The Westport Transit District is a vital, inexpensive and environmentally sound part of local life.
It provides on-demand, group ride, door-to-door service between homes and offices, and the town’s 2 train stations, plus door-to-door transportation for seniors and citizens with disabilities.
It’s also underutilized, underpublicized and — despite being a minuscule part of the town budget — a frequent target of financial watchdogs every spring.
Recently, Connecticut legislators formed a task force to study the consolidation of local and regional transit districts.
Last night, the Representative Town Meeting’s Transit Committee discussed possible implications for Westport, and — more broadly — transportation priorities for Westport.
Emil Frankel grew up in Fairfield, spent 30 years in Weston (including 2 on the Board of Selectmen), and lived briefly in Westport. He served as state Transportation Commissioner under Governor Lowell Weicker, and again as interim commissioner under Governor Jodi Rell.
Frankel and his wife Kathryn now live in Washington. He served there at the US Department of Transportation, under president George W. Bush.
Frankel sent this letter to RTM Transit Committee members, before last night’s meeting:
I hope that you will not consider it inappropriate or intrusive for me to express my views about a matter which the Westport RTM is currently considering, that is, the future of the Westport Transit District.
During my tenure as Connecticut Transportation Commissioner under Governor Weicker in the early 1990s and again, when I served for a few months under Governor Rell, as interim transportation commissioner, I have consistently taken the position that there are far too many transit districts in the state and that they should be consolidated and merged.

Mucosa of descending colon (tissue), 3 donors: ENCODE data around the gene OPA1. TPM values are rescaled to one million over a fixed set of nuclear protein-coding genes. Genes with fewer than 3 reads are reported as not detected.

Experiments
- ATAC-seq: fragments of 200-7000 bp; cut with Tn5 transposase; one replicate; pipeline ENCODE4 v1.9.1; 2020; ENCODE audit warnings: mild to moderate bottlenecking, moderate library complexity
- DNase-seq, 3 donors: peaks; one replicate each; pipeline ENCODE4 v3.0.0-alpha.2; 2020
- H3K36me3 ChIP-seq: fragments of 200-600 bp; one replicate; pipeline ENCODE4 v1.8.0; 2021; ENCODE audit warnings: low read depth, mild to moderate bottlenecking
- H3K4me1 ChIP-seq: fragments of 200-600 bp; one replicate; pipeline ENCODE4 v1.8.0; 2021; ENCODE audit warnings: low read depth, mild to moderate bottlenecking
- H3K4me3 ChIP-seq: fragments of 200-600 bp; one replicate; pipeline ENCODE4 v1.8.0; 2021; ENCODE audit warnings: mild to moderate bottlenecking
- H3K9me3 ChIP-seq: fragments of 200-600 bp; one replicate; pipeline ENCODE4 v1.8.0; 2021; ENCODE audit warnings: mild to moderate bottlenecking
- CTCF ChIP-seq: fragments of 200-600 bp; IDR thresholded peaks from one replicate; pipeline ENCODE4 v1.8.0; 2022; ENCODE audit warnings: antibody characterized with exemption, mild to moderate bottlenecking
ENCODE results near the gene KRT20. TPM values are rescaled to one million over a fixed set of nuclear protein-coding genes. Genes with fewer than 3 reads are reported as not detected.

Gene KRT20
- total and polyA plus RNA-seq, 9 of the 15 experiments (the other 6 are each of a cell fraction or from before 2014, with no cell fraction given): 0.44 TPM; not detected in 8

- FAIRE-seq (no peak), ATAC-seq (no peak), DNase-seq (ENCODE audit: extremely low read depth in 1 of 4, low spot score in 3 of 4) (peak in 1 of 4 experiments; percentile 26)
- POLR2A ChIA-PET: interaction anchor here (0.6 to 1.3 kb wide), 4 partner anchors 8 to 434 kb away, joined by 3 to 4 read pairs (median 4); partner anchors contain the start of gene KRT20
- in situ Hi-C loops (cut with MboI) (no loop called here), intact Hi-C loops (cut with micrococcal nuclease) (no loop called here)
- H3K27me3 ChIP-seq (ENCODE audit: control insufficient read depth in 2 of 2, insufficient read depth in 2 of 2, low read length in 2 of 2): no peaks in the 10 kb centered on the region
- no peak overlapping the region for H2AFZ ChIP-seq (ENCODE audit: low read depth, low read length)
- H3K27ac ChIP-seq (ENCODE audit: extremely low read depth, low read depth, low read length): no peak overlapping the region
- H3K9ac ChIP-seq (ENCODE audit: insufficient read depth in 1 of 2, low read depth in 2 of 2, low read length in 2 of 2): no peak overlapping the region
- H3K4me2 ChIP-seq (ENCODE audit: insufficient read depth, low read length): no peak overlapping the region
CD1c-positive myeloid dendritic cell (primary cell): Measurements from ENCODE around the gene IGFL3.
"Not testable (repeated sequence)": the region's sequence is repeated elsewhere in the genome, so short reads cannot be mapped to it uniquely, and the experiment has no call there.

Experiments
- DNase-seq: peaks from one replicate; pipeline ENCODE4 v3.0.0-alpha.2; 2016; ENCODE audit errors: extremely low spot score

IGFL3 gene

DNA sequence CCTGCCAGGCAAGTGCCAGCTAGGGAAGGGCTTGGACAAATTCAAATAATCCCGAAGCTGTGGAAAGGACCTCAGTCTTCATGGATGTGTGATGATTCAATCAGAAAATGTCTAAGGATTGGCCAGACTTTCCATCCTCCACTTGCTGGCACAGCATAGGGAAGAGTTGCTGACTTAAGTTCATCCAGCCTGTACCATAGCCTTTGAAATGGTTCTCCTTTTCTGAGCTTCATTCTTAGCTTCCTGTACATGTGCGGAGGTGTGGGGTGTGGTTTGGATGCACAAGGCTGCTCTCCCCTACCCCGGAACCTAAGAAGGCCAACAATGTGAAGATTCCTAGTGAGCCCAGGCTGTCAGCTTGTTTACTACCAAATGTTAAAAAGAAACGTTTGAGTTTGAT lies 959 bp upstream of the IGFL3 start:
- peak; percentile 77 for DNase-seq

Indeed, during my time as interim commissioner, Peter Stangl, a native of Connecticut and the former head of Metro-North Railroad and of New York’s Metropolitan Transportation Authority, who was working with me, and I specifically recommended to Governor Rell that she propose that Connecticut follow the model of NJ Transit and merge all of the state’s 20 or so transit districts into a single Connecticut Transit.
More recently, as a member of Governor Malloy’s Transportation Finance Panel, I joined my colleagues in recommending the consolidation of transit districts (as well as of the State’s 11 or 13 Metropolitan Planning Organizations).
The transit districts are an accident of history: As private bus companies failed and went bankrupt in the 1950s and 1960s, local governments (and in the case of what is now Connecticut Transit, the state) took over these services.
The result today is a multiplicity of too many, too small, and under-resourced providers of bus transit services. It is wasteful of taxpayer money and, in most cases, leads to fragmented, disconnected, and inadequate bus services for those who depend on transit systems for the quality of their lives and for their ability to work.
Obviously, you are not considering such a statewide consolidation of bus services at the Westport RTM, but any incremental step that moves in that direction, such as the termination of the Westport Transit District and/or its merger or consolidation into a larger and more efficient transit system should, in my opinion, be adopted by the RTM.
Such action would be a significant step toward more effective and financially responsible bus transit services for the town of Westport, for the region, and for the state.